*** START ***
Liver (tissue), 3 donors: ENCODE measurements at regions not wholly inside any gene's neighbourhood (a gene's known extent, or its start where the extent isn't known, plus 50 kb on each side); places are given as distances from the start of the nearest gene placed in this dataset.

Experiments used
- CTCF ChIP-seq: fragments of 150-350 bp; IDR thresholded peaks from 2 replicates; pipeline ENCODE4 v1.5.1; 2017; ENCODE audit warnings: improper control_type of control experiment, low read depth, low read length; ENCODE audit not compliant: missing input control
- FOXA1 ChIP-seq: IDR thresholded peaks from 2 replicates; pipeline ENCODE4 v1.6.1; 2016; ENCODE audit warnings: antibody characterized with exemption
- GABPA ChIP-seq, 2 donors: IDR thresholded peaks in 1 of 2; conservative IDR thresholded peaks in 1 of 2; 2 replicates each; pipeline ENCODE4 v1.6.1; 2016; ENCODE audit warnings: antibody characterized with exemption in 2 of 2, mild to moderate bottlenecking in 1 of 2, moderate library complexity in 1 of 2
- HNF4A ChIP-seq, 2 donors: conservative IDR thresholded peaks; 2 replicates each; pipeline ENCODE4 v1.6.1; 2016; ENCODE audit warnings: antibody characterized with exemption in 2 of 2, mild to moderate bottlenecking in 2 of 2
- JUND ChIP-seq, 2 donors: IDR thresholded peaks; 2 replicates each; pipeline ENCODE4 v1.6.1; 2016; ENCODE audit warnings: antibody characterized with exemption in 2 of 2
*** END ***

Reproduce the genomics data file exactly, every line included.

Liver (tissue), 3 donors: ENCODE measurements at regions not wholly inside any gene's neighbourhood (a gene's known extent, or its start where the extent isn't known, plus 50 kb on each side); places are given as distances from the start of the nearest gene placed in this dataset.

Experiments used
- CTCF ChIP-seq: fragments of 150-350 bp; IDR thresholded peaks from 2 replicates; pipeline ENCODE4 v1.5.1; 2017; ENCODE audit warnings: improper control_type of control experiment, low read depth, low read length; ENCODE audit not compliant: missing input control
- FOXA1 ChIP-seq: IDR thresholded peaks from 2 replicates; pipeline ENCODE4 v1.6.1; 2016; ENCODE audit warnings: antibody characterized with exemption
- GABPA ChIP-seq, 2 donors: IDR thresholded peaks in 1 of 2; conservative IDR thresholded peaks in 1 of 2; 2 replicates each; pipeline ENCODE4 v1.6.1; 2016; ENCODE audit warnings: antibody characterized with exemption in 2 of 2, mild to moderate bottlenecking in 1 of 2, moderate library complexity in 1 of 2
- HNF4A ChIP-seq, 2 donors: conservative IDR thresholded peaks; 2 replicates each; pipeline ENCODE4 v1.6.1; 2016; ENCODE audit warnings: antibody characterized with exemption in 2 of 2, mild to moderate bottlenecking in 2 of 2
- JUND ChIP-seq, 2 donors: IDR thresholded peaks; 2 replicates each; pipeline ENCODE4 v1.6.1; 2016; ENCODE audit warnings: antibody characterized with exemption in 2 of 2